Warriors at Home

Warning Signs of a Vet in Need

Through my personal struggles with suicidal depression and my research on the subject, I have found many warning signs that I want to share with you. Please realize that this list is NOT all inclusive, and please don't use it as a type of assessment for the veteran. Any information here or given by me is not intended to be taken as professional or a replacement for a certified medical practitioner. I am just a veteran trying to help my brothers and sisters in arms and prevent veteran suicide. 


It may be hard to see the warning signs in veterans. Through our military service we have become experts at covering our emotions. That is why it's important to know these warning signs and recognize them when you see them.


-Feelings of not belonging


-Social Isolation


-Helplessness, Worthlessness, Hopelessness


-Survivors Guilt


-Feeling Trapped


-Not Taking Prescribed Medications


-Physical Pain


-Family History of Suicide


-Prior Attempts


-Rage


-Constant Negative Attitude


-Drug or Alcohol Dependency   



Some other helpful notes I've taken:


-Veterans may be abusing drugs and alcohol to cover their emotional pain


-Physical scars and pain cause stress, anxiety, and depression


-Many veterans don't seek help with their emotional pain because they feel ashamed or are afraid to ask for help. Veterans need to realize that they have not failed if they reach out and ask for help. It takes courage and the strength of a warrior to seek help.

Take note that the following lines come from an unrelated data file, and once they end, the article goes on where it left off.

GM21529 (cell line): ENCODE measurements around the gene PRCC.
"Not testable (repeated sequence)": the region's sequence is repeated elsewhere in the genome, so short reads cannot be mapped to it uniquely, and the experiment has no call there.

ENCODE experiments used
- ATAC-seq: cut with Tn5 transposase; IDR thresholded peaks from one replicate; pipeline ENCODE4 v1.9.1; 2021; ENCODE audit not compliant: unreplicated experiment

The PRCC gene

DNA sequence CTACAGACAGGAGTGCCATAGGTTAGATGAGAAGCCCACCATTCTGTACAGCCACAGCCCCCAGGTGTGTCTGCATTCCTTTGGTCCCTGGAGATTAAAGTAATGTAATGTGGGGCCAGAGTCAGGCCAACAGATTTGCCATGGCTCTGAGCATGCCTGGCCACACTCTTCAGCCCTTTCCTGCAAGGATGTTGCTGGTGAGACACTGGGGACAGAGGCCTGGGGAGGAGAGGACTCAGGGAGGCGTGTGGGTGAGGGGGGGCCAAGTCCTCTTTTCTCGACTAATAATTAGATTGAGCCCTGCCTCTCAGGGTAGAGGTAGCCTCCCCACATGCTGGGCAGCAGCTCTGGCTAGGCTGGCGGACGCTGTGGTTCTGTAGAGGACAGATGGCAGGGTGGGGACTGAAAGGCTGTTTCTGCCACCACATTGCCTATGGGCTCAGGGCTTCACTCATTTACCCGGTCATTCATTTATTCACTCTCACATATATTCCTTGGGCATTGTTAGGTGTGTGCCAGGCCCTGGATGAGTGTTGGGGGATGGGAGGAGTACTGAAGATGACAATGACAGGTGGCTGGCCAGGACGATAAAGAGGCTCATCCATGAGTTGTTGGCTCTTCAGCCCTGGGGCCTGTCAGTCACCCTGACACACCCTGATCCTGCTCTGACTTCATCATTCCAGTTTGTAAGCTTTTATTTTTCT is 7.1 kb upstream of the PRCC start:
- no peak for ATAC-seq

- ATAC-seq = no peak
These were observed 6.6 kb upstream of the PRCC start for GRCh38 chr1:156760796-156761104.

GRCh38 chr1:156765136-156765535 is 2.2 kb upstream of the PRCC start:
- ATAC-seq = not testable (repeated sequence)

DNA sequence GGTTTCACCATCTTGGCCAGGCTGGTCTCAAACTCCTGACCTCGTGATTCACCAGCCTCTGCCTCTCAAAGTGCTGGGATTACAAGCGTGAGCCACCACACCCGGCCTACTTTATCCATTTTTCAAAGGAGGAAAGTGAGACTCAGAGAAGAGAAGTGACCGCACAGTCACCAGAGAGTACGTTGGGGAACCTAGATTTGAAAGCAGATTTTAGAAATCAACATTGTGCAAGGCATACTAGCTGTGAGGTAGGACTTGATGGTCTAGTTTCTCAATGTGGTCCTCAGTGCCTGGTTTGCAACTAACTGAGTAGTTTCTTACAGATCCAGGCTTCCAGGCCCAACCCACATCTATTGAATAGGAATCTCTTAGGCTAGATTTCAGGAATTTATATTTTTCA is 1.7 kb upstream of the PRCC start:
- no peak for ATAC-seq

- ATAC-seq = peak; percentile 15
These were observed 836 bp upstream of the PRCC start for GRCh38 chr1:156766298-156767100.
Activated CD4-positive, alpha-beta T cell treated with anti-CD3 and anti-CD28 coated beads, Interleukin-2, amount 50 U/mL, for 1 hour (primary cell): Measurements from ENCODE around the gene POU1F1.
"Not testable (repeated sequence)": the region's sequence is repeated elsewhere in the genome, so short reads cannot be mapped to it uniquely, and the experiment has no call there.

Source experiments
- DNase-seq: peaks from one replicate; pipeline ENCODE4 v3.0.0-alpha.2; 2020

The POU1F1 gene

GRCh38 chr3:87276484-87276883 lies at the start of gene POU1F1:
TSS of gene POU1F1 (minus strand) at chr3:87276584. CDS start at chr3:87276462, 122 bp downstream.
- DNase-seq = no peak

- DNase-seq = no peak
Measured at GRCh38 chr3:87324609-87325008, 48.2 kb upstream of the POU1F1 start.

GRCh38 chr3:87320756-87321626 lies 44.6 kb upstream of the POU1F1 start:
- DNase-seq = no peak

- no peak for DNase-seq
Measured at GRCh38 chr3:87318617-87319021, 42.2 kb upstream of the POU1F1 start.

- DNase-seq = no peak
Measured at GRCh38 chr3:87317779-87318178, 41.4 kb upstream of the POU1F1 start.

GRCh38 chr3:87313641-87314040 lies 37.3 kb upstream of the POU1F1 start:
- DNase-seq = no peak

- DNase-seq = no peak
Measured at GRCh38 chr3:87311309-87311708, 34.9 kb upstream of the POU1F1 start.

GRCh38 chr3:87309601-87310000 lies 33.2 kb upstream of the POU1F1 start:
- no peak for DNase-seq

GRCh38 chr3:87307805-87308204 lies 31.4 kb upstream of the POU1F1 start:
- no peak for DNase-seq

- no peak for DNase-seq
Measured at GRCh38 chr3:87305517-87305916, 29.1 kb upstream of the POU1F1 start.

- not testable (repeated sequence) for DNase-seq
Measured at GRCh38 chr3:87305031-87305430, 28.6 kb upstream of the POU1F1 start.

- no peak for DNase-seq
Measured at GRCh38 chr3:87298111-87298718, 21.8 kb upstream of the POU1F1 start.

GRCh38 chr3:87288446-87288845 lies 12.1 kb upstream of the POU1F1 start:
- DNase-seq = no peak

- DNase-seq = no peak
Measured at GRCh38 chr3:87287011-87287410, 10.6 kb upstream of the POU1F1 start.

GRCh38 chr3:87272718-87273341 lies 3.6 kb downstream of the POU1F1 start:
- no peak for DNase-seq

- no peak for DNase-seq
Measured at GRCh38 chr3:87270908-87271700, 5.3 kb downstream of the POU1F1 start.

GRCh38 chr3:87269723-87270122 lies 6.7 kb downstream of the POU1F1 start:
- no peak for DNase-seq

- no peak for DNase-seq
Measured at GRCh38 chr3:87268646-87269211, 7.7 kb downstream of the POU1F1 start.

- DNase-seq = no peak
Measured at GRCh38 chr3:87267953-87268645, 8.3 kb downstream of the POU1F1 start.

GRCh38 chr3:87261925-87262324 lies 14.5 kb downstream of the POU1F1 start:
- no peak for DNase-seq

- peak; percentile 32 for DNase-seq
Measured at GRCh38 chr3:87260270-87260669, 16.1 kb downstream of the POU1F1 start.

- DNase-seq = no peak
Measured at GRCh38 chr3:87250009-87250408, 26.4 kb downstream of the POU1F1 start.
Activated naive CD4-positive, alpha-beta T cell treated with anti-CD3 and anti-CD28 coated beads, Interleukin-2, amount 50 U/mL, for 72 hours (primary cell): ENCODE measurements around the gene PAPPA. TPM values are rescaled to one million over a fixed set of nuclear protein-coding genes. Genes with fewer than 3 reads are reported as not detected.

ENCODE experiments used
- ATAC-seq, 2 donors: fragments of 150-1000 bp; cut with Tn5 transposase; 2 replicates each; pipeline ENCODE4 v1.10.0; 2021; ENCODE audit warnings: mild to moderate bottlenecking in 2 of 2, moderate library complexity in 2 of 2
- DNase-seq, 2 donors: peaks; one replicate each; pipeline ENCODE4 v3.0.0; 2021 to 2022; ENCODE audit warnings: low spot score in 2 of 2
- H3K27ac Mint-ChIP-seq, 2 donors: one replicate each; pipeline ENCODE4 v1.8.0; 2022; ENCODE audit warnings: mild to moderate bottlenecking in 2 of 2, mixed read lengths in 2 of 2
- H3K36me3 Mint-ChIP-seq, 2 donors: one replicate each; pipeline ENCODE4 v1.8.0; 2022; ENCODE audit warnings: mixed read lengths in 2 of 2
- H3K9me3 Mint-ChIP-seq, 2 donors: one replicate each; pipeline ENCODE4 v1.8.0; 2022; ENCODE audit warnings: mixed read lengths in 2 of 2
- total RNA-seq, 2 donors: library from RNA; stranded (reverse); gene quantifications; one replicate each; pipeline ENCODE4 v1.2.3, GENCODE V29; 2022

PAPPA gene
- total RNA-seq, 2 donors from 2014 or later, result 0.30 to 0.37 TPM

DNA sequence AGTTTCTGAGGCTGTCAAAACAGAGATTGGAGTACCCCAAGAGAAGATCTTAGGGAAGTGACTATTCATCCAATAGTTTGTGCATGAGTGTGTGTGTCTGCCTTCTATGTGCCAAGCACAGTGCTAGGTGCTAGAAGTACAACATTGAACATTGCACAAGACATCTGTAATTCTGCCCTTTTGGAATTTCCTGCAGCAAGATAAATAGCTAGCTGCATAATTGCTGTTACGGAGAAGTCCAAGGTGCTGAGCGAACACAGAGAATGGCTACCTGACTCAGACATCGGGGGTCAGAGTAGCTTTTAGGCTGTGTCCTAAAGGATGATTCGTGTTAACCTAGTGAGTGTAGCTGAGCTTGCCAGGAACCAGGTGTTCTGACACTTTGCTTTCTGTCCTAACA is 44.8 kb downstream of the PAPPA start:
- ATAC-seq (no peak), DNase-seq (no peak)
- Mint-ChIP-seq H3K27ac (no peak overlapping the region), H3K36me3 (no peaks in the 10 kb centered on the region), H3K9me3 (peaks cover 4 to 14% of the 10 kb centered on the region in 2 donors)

-Fear of shame from family, friends, and community may stop a veteran from seeking help.


-PTSD is not a stress disorder, it is an emotional scar that effects the soul and personality


-Typical psychologists cant understand a veterans emotional distress because they have never had to experience the horrible things we've gone through.


It's important that we learn to recognize these warning signs. Also realize that these signs don't always mean the veteran is suicidal, but may have other emotional problems that also need to be addressed.

If someone you know is exhibiting these signs, they need to be addressed tactfully and respectfully. Do not push the veteran into something he is not comfortable with, but realize that they do need some form of assistance.